You're up to date on everything you need to know before buying a phone, and now the time has come to actually dig out your wallet and go for it. There are tons of great phones that will fit your exact size, price and carrier needs, but if you're looking for a shortcut, allow me to present to you with my top picks, plus one honorable mention. Happy shopping.
- US, 32GB: $649, 128GB: $749
- UK, 32GB: £599, 128GB: £699
- AU, 32GB: AU$1,079, 128GB: AU$1,229
What we love: Google's follow-up to the Nexus is our favorite phone right now, hands-down. It's a top-notch, liquid smooth, race car-fast archetype of unaltered Android Nougat 7.0 that fits into a body both ergonomic and light. Even the larger XL is pretty easy for small-handed types to wield.
What we don't: The glass panel on the phone's back is a lightning rod for aesthetic debate. But whether you find it elegant or weird, we found it cracks the same either way. It also isn't as water-resistant as other hydrophilic phones, and the iPhone 7 Plus' portrait mode is way better than the Pixel's.
- US, 32GB: $649, 128GB: $749, 256GB: $849
- UK, 32GB: £599, 128GB: £699, 256GB: £799
- AU, 32GB: AU$1,079,128GB: AU$1,229, 256GB: AU$1,379
What we love: Apple's new iPhone is a little boring, but still really, really good. Its shape hasn't changed much, but there are enough updates beneath the hood to move the phone forward, and it's as dependant and reliable to use day-to-day as we've come to expect. The water-resistant coating is a much-needed addition, and the 7 Plus' portrait feature sets the standard for every other phone.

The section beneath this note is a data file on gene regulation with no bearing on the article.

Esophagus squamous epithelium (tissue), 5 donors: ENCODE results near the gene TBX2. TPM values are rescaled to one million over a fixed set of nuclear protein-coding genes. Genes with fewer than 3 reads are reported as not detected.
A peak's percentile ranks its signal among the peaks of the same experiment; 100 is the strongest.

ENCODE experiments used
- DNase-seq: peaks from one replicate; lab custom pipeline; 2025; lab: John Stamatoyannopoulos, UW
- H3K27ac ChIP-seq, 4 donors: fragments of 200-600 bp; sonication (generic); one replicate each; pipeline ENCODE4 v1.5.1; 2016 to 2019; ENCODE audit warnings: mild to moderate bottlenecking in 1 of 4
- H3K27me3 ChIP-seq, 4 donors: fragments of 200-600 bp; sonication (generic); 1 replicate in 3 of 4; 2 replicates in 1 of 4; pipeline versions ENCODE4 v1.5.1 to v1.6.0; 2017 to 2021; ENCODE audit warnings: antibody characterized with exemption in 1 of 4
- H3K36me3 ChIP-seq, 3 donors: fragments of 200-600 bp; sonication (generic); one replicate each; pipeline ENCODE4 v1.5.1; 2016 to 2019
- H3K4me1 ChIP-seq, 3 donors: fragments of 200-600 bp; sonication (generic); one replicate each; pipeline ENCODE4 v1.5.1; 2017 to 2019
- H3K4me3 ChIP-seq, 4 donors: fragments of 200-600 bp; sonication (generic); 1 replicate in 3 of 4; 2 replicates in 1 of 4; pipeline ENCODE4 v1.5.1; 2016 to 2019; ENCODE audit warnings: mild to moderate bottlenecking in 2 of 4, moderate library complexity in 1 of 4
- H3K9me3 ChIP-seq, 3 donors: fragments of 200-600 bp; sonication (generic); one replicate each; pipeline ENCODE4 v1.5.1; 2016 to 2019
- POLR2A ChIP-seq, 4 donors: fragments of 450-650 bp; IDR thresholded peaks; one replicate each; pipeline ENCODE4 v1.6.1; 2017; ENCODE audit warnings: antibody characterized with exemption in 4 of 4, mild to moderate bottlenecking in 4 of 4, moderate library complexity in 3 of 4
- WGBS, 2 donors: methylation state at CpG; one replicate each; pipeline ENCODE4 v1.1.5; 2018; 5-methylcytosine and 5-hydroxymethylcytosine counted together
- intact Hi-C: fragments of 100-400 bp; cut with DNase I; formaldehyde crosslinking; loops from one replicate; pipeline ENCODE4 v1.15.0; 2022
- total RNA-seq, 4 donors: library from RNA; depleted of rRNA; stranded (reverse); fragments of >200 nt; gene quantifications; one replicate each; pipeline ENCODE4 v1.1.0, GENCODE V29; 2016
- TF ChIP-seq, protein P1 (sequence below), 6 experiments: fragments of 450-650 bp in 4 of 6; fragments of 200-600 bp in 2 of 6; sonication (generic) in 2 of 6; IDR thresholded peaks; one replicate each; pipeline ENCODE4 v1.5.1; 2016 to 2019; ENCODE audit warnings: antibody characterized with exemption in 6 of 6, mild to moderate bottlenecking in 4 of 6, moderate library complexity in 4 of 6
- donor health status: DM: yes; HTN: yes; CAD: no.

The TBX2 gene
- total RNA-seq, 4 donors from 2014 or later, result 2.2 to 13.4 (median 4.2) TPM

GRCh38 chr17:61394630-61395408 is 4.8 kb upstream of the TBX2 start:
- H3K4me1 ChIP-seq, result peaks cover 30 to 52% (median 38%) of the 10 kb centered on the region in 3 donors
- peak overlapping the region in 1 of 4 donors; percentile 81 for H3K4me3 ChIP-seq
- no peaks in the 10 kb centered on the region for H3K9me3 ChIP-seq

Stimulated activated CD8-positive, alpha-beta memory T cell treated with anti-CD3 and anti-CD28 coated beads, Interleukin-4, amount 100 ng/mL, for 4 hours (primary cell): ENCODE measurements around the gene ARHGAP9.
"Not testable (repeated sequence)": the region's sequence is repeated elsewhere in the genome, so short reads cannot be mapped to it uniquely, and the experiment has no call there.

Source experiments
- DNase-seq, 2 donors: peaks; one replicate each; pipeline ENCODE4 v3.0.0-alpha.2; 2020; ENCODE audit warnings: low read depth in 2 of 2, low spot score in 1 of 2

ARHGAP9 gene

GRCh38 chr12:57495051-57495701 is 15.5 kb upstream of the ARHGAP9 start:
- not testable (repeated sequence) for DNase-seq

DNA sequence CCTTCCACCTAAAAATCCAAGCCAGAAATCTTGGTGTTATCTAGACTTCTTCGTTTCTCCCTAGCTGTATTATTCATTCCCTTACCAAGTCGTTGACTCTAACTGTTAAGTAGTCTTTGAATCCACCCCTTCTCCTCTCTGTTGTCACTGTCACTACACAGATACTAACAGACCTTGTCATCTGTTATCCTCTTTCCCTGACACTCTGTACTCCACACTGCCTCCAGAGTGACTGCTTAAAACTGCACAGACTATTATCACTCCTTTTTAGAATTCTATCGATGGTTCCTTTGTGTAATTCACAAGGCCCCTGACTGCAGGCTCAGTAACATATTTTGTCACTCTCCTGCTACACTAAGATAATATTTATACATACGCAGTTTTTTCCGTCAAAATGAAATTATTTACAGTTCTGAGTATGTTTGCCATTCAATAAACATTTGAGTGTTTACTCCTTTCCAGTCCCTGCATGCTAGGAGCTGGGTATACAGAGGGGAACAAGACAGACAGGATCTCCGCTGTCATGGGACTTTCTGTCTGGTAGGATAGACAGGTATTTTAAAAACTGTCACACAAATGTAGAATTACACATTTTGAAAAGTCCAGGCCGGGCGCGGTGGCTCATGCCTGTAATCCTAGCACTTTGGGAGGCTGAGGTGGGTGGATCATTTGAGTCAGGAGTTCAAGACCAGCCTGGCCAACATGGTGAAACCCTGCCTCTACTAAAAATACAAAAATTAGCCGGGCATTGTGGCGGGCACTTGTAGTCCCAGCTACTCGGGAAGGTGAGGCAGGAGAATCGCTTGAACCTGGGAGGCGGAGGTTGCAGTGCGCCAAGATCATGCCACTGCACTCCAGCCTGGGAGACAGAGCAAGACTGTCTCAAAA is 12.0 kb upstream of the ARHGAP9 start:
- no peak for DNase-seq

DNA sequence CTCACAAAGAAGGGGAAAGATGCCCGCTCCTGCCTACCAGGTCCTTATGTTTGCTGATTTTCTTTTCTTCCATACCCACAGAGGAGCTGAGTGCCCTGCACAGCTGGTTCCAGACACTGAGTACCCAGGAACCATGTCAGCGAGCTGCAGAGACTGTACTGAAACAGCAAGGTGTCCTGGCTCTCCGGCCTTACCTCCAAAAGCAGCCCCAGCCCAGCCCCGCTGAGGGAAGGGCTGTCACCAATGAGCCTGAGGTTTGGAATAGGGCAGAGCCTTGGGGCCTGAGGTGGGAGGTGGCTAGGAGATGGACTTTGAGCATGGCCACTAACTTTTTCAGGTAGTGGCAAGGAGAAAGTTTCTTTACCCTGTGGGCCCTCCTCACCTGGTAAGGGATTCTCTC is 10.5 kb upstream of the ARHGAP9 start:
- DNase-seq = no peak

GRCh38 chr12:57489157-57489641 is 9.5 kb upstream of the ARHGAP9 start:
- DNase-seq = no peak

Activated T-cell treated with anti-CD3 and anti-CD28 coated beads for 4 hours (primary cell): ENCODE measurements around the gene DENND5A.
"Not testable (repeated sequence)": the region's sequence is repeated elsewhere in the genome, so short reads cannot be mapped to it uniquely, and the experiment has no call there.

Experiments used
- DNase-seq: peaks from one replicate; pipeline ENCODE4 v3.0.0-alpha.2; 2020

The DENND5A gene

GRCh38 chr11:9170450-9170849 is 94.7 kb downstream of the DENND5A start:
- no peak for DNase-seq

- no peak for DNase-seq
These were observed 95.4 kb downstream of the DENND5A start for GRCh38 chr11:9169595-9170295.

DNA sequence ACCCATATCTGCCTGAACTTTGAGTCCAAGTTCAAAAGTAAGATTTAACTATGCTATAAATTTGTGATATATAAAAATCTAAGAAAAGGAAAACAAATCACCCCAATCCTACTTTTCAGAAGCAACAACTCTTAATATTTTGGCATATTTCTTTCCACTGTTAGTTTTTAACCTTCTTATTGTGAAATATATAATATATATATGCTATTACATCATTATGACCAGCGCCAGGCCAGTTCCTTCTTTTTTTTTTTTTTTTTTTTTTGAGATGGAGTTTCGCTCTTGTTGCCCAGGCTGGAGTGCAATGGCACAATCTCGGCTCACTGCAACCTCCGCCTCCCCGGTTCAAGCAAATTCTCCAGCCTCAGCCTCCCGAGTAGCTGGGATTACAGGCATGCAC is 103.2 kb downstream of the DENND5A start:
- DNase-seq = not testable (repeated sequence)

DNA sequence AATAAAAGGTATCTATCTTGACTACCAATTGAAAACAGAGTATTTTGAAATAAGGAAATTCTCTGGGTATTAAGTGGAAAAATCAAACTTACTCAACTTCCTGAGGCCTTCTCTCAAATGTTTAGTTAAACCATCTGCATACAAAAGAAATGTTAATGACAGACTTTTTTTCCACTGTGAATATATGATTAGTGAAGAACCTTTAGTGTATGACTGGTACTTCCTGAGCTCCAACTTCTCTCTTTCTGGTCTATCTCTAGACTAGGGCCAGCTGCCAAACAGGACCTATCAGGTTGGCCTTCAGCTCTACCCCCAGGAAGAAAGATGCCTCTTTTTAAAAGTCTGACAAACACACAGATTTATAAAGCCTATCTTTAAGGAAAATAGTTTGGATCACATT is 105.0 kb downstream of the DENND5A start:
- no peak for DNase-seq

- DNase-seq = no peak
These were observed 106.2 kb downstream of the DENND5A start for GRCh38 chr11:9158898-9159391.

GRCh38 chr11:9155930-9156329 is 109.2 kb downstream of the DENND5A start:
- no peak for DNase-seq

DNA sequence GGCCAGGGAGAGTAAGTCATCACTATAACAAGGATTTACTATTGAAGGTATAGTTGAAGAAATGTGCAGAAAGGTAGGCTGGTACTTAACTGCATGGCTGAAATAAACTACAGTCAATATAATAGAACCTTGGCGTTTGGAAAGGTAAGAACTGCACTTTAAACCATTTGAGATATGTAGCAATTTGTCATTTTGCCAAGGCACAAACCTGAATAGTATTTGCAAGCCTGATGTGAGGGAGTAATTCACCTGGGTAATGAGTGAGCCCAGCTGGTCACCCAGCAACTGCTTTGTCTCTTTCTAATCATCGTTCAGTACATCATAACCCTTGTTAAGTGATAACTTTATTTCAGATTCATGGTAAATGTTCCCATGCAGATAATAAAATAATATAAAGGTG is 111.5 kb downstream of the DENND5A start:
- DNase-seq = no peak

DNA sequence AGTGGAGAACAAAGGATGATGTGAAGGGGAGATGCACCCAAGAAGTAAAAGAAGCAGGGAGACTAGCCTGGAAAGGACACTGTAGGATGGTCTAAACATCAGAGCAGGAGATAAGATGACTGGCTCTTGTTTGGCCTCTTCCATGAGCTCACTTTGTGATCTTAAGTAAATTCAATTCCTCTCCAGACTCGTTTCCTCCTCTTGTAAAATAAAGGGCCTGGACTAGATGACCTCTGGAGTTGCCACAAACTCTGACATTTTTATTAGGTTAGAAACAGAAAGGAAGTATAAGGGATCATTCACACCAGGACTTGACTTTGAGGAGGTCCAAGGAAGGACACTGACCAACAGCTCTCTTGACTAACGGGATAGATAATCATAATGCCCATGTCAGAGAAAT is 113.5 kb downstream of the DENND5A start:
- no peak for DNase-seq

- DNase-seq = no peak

What we don't: Removing the audio jack forces wired headset owners to use an inconvenient, easy-to-lose dongle adaptor or a pair of wireless Bluetooth headphones. Apple seems to be saving its best new updates for 2017's(the iPhone 8?).
- US, 16GB: $439, 128GB: $479
- UK, 16GB: £399, 128GB: £439
- AU, 16GB: Converts to AU$590, 128GB: AU$650
What we love: Two of the year's best buys came from this small, Chinese-based phonemaker: summer's OnePlus 3 and this improved 3T. There are plenty of midpriced Android phones, but the 3T's long battery life, solid camera and fast fingerprint reader help it coolly rise to the top of the pack.
What we don't: The 3T costs more than the OnePlus 3, so it's not quite as good a deal as the less expensive version. That puts it in more direct competition with the creme de la creme, like the Pixels and Galaxy phones of the world.
- US: $750-$795, depending on carrier
- UK: £639
- AU: AU$1,249
What we love: The S7 Edge is a beaut. Dual-curve screens make it elegant, and it can do whatever you throw its way. Long battery life is always a plus.
What we don't: The novelty of the extra navigation tools afforded by the curved screen wears off after a while and it's still really expensive. With the Galaxy Note 7 out of the picture, the Galaxy S7 Edge is Samsung's sole large-screen device, so in a sense, this is an also-ran.
- US: $199
- UK: £169
- AU: Converts to AU$260
What we love: The Moto G series has never aspired to be the top phone, but for the last several years now, it's succeeded at being the budget phone you can afford. It's got the best hardware and performance out of any budget phone it competes with. Plus, the G4's splash-resistance means it can hang ten with the other water-loving big boys.
What we don't: You probably won't want to make a photo book from the camera, and gaming performance will let down serious mobile gamers.
- US: $450
- UK: £344
- AU: AU$594
What we love: The Z Play strikes the right balance between the innovation of magnetic, snap-on Moto Z Force have the slightly better hardware on paper, it's the humble Z Play's long battery life and headset jack that win us over most.and midrange price. While the and Verizon-only
What we don't: There aren't a ton of Mods out yet (more are coming in 2017), and some of the ones that are available feel too experimental to truly be useful.